• Checks which used to take minutes now take at least a week - if not weeks, when in practice identification is often required immediately by local authorities, the Animal Health and Veterinary Laboratories Agency (AHVLA), the police, the Vehicle and Operator Services Agency (VOSA) and the Food Standards Agency (FSA) when they are undertaking enforcement activity on the roads, at ports, markets or abattoirs.

Recommendations:

The Equine Sector Council for Health and Welfare is working on proposals, led by the British Equestrian Federation, to re-establish a Central Equine Database (CED). The EU's Five Point Plan on horse meat will require Member States to run a central database, the the Sector believes one should be introduced as soon as possible.

  • The costs are marginal, the benefits significant. Effective enforcement of the passport system is impossible without one as it is the only way to check a passport quickly and easily.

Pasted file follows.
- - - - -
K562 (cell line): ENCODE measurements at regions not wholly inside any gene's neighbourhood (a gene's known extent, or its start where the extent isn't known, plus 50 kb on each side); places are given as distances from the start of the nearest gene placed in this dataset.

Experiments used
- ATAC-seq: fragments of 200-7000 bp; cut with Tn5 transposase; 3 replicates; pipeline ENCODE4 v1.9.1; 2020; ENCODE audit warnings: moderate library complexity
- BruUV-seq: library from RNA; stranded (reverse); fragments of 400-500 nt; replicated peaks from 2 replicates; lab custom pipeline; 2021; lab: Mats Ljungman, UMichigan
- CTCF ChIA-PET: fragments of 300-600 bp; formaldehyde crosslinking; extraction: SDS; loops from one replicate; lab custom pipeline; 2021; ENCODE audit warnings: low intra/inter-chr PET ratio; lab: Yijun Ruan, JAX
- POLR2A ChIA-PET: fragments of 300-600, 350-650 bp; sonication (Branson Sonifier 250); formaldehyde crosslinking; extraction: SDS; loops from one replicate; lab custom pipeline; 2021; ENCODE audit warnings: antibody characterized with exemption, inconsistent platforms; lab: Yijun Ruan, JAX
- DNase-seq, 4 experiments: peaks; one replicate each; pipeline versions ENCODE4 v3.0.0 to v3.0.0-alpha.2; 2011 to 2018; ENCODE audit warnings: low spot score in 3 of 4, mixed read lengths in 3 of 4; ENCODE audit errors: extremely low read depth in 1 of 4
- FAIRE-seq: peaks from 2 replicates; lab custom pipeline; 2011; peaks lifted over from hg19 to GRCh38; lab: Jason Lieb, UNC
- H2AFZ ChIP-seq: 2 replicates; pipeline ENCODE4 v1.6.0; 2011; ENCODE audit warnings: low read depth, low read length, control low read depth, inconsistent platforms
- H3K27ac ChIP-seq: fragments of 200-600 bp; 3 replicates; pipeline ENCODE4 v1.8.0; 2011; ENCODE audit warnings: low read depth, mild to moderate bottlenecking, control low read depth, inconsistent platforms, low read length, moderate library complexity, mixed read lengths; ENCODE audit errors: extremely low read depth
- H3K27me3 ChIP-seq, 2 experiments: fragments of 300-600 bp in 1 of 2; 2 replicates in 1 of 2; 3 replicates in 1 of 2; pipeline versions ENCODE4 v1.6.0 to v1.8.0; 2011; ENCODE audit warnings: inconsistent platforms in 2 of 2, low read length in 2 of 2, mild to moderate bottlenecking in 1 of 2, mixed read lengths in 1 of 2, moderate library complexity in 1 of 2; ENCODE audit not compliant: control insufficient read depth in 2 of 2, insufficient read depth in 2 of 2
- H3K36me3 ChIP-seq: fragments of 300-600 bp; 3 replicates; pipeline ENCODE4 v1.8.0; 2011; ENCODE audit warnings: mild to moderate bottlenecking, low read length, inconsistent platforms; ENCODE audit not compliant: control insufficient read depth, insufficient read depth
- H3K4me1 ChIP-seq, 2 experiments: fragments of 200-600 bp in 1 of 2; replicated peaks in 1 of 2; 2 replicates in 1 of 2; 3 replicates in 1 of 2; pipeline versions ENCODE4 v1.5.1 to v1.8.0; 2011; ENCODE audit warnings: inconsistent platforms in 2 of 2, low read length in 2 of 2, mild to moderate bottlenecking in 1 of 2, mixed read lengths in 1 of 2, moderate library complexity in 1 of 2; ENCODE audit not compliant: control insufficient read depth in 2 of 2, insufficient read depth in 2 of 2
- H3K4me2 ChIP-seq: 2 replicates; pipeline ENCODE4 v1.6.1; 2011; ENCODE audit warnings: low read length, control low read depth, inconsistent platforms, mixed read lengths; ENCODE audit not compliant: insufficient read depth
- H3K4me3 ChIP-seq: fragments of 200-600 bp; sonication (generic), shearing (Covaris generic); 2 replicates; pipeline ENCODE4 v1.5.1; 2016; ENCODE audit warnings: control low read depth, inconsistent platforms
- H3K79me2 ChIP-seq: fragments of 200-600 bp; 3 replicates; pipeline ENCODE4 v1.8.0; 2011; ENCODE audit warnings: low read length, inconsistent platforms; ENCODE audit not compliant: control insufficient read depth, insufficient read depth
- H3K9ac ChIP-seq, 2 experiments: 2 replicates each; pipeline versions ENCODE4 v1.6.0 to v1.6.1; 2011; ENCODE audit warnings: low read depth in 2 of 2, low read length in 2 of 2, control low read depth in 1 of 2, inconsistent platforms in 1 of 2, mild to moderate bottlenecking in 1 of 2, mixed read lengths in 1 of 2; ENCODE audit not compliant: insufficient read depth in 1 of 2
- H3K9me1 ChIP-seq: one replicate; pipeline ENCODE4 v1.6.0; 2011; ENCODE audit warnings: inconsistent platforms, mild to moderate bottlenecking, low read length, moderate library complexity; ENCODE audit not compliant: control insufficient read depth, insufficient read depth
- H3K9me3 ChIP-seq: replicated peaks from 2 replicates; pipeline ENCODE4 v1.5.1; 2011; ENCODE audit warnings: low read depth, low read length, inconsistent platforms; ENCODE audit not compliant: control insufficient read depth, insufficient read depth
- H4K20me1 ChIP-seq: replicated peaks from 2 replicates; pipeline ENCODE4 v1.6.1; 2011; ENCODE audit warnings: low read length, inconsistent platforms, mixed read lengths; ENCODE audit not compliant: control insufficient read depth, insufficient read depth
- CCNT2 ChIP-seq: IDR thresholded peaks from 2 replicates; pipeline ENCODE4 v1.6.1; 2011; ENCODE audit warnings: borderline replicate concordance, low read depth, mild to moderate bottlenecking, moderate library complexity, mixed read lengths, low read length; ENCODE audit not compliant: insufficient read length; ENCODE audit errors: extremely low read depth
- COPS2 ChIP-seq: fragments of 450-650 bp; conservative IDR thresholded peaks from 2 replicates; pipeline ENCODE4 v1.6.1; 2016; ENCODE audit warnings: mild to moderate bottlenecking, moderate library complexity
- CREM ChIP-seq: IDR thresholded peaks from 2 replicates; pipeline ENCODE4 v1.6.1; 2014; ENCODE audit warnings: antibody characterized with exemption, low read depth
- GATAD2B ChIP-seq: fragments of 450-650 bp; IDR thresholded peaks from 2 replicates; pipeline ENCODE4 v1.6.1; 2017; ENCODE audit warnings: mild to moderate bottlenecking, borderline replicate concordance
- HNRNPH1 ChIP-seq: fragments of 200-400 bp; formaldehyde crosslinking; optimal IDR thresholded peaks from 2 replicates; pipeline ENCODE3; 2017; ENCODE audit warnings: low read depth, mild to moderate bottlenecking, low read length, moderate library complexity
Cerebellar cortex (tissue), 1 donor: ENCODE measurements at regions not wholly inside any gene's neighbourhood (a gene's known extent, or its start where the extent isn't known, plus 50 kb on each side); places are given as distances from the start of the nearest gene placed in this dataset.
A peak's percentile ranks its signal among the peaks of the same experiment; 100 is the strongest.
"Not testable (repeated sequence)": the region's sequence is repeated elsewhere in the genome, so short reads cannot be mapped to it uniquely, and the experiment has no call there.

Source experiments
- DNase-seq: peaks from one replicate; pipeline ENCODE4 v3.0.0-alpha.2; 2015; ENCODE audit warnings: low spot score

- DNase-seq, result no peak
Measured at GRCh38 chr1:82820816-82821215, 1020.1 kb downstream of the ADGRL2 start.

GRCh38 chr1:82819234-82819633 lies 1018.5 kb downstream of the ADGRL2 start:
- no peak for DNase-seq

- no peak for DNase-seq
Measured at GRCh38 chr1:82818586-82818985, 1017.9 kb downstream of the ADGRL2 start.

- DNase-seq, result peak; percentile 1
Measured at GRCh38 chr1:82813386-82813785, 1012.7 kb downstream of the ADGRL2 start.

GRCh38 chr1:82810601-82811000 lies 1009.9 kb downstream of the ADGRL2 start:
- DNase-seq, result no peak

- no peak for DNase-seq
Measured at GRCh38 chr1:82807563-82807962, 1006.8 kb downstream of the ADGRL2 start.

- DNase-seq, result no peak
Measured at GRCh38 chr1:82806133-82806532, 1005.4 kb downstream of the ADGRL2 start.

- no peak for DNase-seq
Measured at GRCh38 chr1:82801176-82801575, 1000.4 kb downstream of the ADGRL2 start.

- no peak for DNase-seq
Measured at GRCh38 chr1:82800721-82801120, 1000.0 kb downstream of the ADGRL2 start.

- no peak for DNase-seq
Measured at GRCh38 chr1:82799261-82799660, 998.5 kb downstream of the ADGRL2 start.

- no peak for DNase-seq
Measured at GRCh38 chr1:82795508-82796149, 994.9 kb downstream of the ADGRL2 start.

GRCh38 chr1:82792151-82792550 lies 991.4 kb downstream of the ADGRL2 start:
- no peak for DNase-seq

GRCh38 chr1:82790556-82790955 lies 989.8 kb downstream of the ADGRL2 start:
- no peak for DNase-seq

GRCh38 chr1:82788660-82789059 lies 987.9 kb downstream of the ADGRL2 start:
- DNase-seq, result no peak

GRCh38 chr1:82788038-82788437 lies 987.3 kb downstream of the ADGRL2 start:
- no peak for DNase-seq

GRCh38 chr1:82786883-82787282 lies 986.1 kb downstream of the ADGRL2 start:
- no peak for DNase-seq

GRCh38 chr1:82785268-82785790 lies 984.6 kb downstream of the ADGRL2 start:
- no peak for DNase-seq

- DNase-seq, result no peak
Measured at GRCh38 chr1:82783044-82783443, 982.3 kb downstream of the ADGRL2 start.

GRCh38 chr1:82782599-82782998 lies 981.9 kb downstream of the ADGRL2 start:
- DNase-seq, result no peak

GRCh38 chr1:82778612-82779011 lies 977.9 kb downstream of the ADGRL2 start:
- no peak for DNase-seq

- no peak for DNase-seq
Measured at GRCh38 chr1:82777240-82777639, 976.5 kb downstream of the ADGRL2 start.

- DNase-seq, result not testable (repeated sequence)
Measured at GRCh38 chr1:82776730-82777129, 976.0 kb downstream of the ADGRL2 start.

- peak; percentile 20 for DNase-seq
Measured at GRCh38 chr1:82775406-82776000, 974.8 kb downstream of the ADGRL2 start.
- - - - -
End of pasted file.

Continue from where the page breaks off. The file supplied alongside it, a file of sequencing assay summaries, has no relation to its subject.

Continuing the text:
• The former NED's potential use to aid in disease control was never properly recognised by those outside of the equine sector and has been confirmed by recent peer reviewed scientific papers.
  • Two further cases of Equine Infectious Anaemia were reported in 2012, linked to an outbreak in 2010. This episode has revealed key weaknesses in the system, with traceability of horses imported in the same consignment as the EIA positive horses proving to be a problem. A CED is an essential tool for mapping owners in the event of disease outbreak, and is essential for enforcement of the legislation by Defra and local authorities. If Foot and Mouth taught us anything, it is that we must know where animals are kept in order to control it.